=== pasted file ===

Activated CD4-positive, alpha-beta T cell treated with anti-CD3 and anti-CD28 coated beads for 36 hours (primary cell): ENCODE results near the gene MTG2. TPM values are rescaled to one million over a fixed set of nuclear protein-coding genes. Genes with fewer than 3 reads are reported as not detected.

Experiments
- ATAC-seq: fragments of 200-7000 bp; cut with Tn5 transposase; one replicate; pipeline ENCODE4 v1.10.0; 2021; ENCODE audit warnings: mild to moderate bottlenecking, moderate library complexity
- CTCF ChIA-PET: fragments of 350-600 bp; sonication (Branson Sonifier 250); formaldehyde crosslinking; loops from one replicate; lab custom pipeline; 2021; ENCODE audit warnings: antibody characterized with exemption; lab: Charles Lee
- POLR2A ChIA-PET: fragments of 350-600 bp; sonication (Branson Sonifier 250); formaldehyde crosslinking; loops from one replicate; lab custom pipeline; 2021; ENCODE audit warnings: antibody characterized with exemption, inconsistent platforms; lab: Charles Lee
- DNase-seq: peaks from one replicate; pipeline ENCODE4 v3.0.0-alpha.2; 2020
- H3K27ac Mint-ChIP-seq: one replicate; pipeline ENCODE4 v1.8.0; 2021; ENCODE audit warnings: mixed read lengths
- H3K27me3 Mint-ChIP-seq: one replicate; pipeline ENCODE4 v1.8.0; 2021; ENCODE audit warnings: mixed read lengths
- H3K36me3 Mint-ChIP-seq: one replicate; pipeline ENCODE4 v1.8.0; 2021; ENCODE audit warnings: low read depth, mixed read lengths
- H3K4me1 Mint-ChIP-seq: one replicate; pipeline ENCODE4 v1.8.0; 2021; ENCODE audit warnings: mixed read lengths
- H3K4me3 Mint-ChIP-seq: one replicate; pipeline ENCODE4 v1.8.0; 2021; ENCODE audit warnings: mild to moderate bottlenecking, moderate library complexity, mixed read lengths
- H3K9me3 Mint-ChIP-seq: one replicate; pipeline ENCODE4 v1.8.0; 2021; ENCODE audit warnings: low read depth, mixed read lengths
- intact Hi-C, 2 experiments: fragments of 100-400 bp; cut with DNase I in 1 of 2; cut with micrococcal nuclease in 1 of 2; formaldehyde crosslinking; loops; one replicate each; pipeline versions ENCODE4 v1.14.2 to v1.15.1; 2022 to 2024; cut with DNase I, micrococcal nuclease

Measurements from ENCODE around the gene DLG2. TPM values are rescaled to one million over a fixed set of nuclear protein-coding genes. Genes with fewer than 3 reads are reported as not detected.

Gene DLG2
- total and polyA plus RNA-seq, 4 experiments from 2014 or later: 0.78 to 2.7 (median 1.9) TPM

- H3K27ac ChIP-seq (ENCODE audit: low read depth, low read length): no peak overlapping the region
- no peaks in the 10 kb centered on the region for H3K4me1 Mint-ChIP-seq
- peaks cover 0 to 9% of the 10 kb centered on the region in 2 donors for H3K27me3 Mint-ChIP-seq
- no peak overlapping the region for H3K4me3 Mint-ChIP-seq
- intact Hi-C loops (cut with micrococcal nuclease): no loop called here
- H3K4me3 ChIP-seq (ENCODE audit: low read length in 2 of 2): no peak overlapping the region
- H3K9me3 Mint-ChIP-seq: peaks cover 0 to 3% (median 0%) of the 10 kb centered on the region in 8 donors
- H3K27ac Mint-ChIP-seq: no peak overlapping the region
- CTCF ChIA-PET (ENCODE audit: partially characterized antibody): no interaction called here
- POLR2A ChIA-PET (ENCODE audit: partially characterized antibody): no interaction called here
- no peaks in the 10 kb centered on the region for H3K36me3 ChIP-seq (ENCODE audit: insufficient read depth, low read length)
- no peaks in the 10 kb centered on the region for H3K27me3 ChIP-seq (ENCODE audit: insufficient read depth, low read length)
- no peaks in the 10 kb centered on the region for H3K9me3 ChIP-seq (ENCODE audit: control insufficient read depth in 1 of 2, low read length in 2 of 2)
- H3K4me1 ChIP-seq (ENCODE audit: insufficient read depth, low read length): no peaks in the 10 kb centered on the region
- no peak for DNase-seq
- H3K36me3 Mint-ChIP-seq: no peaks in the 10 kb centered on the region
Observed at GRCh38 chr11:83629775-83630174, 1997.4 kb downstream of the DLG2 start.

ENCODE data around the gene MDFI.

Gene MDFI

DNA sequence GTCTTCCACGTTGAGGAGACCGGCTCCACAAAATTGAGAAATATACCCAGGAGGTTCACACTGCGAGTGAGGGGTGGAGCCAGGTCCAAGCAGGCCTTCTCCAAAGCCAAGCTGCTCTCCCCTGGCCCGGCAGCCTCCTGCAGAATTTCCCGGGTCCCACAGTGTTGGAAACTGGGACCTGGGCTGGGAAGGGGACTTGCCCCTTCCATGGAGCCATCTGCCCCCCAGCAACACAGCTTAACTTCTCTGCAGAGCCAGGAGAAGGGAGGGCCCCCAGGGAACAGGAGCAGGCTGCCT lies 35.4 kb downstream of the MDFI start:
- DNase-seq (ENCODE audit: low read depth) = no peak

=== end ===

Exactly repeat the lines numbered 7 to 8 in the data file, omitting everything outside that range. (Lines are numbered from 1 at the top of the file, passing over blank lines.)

- H3K27ac Mint-ChIP-seq: one replicate; pipeline ENCODE4 v1.8.0; 2021; ENCODE audit warnings: mixed read lengths
- H3K27me3 Mint-ChIP-seq: one replicate; pipeline ENCODE4 v1.8.0; 2021; ENCODE audit warnings: mixed read lengths